“That’s what drove all of us — watching him. He just races around the room,” says Evelyn Karwoski, one of Gil’s foster moms. His other foster mom, Kimberly Kelly, cares for him on weekends.

While Gil was in bad shape when he was initially found, it was originally thought that he had been hit by a car. It wasn’t until after he had been placed in foster care that the buckshot was discovered in his spine, on July 31.

A veterinarian said it looked as though the shot was fired at close range, and Gil needed surgery.

“We came out of that appointment in total shock,” Karwoski says.

In less than a week, they were able to pay for Gil’s first surgery — entirely funded by community donations.

Since his surgery in August, Kate Titus, with A Loyal Companion, a dog-recreation center in Tucson, has donated a wheelchair to help with Gil’s mobility. Harnesses and medications have also been donated, along with thousands of dollars in donations.

THE ROAD TO RECOVERY

Gil attends physical therapy sessions at Tucson’s PAWS Veterinary Center on East River Road. He starts on a giant yoga ball, then moves to an underwater treadmill. Both exercises are said to help him get used to moving his legs.

Gil also has acupuncture sessions, which help stimulate the nerves in his feet and legs. Despite the tiring therapy process, Gil is a good sport — just a little wiggly during acupuncture. He also does physical therapy at home.

And the good news? Gil is improving. He’s started to move his left leg and can feel when you tickle his paws — things he couldn’t do a few months ago.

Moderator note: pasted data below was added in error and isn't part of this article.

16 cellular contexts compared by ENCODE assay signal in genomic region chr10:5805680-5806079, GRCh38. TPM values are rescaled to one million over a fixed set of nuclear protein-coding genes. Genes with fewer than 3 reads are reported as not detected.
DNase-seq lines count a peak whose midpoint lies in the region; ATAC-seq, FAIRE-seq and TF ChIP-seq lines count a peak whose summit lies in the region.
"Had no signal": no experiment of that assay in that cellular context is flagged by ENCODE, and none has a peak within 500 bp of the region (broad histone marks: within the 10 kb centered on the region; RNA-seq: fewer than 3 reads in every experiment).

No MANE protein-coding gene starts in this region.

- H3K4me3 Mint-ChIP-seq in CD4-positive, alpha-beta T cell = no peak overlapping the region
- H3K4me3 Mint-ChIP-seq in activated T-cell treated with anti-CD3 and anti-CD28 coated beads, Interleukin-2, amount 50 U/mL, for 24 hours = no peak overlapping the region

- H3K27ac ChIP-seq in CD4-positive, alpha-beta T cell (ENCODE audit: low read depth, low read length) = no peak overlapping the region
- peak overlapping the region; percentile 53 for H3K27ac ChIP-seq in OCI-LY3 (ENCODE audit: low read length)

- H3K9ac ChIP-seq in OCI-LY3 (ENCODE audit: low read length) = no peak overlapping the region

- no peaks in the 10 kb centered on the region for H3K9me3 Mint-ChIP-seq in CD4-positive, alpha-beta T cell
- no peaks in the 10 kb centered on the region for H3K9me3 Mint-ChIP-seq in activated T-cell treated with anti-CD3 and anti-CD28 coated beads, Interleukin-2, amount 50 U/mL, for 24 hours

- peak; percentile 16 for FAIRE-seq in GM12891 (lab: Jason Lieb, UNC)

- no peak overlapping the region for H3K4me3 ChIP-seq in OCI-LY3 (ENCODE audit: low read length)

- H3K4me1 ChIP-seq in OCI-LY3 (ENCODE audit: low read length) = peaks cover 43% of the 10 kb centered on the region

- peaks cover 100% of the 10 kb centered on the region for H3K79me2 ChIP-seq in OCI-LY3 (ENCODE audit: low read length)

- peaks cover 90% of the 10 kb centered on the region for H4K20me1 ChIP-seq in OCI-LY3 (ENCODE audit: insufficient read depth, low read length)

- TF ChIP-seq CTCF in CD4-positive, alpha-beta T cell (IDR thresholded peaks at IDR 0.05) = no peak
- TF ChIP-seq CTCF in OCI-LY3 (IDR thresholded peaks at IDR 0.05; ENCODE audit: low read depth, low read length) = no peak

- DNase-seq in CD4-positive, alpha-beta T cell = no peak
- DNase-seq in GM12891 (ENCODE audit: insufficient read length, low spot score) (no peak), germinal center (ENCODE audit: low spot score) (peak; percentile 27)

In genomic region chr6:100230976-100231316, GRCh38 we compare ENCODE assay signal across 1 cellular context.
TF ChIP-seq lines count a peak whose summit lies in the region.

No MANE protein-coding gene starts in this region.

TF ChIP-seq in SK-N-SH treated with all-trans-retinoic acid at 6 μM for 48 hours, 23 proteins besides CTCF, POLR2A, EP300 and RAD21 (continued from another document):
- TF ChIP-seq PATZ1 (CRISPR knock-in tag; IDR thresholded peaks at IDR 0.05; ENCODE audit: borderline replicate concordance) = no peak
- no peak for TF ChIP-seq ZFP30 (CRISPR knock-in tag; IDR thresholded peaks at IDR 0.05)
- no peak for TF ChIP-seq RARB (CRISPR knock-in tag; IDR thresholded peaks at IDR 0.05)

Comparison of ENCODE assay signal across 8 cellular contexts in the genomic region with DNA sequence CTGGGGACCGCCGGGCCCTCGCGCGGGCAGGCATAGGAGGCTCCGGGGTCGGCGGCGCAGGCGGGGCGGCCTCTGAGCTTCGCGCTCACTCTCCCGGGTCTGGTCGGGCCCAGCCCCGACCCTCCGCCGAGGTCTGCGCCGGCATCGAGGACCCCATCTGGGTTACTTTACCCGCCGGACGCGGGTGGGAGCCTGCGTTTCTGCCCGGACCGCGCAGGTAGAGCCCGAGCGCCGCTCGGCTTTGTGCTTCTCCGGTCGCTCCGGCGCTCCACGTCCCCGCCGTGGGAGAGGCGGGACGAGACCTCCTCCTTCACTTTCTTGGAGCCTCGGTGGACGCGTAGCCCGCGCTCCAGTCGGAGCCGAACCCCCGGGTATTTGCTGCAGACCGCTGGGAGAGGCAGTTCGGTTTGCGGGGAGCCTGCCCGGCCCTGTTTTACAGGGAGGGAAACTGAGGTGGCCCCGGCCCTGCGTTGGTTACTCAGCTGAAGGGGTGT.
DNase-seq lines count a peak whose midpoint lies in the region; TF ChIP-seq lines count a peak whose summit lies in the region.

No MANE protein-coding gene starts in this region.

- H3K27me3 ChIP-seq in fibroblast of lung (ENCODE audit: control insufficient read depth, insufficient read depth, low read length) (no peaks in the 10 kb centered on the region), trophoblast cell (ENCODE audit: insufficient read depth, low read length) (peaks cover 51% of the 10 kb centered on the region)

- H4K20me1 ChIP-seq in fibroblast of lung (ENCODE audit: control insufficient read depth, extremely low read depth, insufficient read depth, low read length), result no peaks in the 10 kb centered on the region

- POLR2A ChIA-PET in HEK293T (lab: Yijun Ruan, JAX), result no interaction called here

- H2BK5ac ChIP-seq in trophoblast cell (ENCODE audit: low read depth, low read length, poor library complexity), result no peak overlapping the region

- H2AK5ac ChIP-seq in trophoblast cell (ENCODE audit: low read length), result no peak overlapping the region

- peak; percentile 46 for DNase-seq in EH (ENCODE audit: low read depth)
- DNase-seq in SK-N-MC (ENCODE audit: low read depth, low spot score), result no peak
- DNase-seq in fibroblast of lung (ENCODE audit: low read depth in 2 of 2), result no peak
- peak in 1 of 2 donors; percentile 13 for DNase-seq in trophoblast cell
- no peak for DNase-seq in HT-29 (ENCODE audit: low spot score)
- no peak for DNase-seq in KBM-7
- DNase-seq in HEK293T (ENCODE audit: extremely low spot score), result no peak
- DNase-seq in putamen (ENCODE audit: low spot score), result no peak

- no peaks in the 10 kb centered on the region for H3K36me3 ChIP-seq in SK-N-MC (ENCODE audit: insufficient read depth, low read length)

He’s also starting to use his hips and has wagged his tail.

“There are stories of dogs regaining use of their limbs much later after an injury,” Young Wright says. “We take hope from those.”

He’s changed mentally, too.

“He has a brightness and joy in his eyes,” Kelly says. “He zips around my house and is every bit as sweet and playful as a puppy without his issues.”

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Acupuncture helps stimulate the nerves in Gil’s feet and legs. Despite the rigorous therapy process, Gil takes it well, though he gets a little wiggly during acupuncture.

“It is one of my life’s greatest joys to watch him,” she says. “Truly, I can’t believe how happy I am when I’m around Gil or how his evolution fills my heart with joy.”

Gil has also captured the hearts of over 300 Tucsonans who follow his progress on the Saving Gil Facebook page.

While Gil may never walk normally again, his journey is far from over.

Team Gil is actively looking for his forever family — ideally someone who is active with extra free time in their schedule. Respite foster help would also be appreciated.

Anyone wanting to donate to the cost of Gil’s physical therapy can visit his GoFundMe page at tucne.ws/savegil

The Catalina Brewing Co. is hosting a meet-and-greet with Gil on Nov. 24. Team Gil is currently in search of raffle items, such as tickets to sporting events or gift certificates to local services. Money raised will go toward Gil’s medical bills.

“This is truly an effort that proves it takes a village,” Kelly says.

Contact reporter Gloria Knott at gknott@tucson.com or 573-4235. On Twitter: @gloriaeknott